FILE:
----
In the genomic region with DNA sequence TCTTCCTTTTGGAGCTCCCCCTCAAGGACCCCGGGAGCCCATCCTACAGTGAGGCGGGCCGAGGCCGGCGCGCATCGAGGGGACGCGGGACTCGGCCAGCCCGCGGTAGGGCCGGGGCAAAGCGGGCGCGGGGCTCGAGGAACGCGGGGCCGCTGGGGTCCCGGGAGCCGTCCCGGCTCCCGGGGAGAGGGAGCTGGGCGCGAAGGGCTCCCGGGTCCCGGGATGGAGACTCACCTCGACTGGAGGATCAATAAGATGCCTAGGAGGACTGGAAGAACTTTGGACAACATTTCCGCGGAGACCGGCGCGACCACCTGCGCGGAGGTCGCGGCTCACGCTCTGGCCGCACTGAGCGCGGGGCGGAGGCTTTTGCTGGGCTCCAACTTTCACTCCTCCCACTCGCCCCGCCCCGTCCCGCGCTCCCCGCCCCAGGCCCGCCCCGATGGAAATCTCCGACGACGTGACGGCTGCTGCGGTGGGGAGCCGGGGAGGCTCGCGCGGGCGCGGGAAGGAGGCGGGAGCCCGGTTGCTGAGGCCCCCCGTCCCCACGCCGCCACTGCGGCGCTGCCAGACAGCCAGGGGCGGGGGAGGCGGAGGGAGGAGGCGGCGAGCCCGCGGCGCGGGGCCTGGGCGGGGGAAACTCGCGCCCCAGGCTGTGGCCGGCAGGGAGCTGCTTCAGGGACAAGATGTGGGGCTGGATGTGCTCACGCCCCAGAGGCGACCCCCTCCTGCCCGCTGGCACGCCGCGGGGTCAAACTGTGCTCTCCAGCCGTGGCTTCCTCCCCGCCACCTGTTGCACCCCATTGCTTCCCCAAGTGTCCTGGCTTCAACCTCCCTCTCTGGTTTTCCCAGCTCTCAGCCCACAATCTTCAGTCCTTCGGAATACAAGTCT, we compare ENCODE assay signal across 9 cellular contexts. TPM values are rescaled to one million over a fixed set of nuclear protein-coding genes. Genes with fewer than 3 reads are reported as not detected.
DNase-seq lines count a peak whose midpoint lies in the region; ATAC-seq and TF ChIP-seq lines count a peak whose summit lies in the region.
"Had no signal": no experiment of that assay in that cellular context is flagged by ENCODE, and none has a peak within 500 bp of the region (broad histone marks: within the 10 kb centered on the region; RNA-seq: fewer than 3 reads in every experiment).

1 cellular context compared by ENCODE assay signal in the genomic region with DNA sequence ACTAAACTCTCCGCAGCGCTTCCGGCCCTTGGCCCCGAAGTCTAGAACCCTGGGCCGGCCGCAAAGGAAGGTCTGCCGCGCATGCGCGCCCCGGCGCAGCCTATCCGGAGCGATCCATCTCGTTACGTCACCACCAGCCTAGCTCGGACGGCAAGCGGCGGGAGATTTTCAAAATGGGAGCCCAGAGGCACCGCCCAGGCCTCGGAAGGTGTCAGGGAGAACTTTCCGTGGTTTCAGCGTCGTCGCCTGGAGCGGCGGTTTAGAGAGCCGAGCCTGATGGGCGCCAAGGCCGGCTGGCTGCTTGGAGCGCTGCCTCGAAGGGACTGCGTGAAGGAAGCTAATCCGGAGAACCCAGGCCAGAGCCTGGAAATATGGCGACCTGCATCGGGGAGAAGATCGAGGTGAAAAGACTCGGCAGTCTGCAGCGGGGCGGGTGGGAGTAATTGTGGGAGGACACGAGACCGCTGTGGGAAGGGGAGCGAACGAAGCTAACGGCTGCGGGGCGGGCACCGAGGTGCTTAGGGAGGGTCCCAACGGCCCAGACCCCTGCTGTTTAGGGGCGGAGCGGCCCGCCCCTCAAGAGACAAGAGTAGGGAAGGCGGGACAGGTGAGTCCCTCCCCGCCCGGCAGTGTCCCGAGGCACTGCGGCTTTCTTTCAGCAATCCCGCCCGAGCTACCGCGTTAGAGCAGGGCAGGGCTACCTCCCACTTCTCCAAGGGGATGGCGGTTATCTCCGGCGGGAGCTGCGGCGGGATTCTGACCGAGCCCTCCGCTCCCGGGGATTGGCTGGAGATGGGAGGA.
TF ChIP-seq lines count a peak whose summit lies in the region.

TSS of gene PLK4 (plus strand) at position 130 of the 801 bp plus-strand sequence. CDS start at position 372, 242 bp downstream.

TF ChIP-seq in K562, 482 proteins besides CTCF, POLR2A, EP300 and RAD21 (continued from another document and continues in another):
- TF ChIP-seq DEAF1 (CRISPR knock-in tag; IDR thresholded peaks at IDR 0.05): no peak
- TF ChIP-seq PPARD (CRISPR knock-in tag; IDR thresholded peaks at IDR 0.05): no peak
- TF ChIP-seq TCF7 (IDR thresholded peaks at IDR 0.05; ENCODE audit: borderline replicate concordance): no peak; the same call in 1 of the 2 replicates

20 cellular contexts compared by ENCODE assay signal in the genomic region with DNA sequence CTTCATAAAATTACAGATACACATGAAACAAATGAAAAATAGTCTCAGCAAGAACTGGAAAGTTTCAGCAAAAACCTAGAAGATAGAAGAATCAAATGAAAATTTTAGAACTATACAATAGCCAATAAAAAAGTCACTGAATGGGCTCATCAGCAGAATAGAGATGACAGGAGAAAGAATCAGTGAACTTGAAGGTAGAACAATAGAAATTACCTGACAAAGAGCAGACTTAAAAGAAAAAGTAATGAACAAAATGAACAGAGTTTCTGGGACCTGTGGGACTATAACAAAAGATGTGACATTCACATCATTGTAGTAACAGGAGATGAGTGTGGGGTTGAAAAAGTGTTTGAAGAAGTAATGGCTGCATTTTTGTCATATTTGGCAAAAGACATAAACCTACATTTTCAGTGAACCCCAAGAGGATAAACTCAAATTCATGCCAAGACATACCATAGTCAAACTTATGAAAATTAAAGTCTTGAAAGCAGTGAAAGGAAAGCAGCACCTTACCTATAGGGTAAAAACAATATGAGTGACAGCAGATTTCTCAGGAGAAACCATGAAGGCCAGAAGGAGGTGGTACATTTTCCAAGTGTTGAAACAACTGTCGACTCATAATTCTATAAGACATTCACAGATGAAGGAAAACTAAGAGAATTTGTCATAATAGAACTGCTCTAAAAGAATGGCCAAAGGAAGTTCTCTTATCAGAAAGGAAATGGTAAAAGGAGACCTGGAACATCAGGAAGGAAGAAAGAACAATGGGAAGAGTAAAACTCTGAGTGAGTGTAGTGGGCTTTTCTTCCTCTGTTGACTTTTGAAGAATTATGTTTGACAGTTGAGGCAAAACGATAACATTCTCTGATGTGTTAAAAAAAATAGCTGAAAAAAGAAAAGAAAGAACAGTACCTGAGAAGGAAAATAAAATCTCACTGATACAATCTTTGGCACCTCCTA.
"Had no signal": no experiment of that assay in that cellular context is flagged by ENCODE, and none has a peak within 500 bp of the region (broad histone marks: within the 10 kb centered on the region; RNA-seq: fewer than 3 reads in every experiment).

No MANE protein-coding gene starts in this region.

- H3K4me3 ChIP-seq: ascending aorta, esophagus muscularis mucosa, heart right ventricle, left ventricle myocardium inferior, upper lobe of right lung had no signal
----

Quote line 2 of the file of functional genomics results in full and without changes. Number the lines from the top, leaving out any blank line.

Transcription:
DNase-seq lines count a peak whose midpoint lies in the region; ATAC-seq and TF ChIP-seq lines count a peak whose summit lies in the region.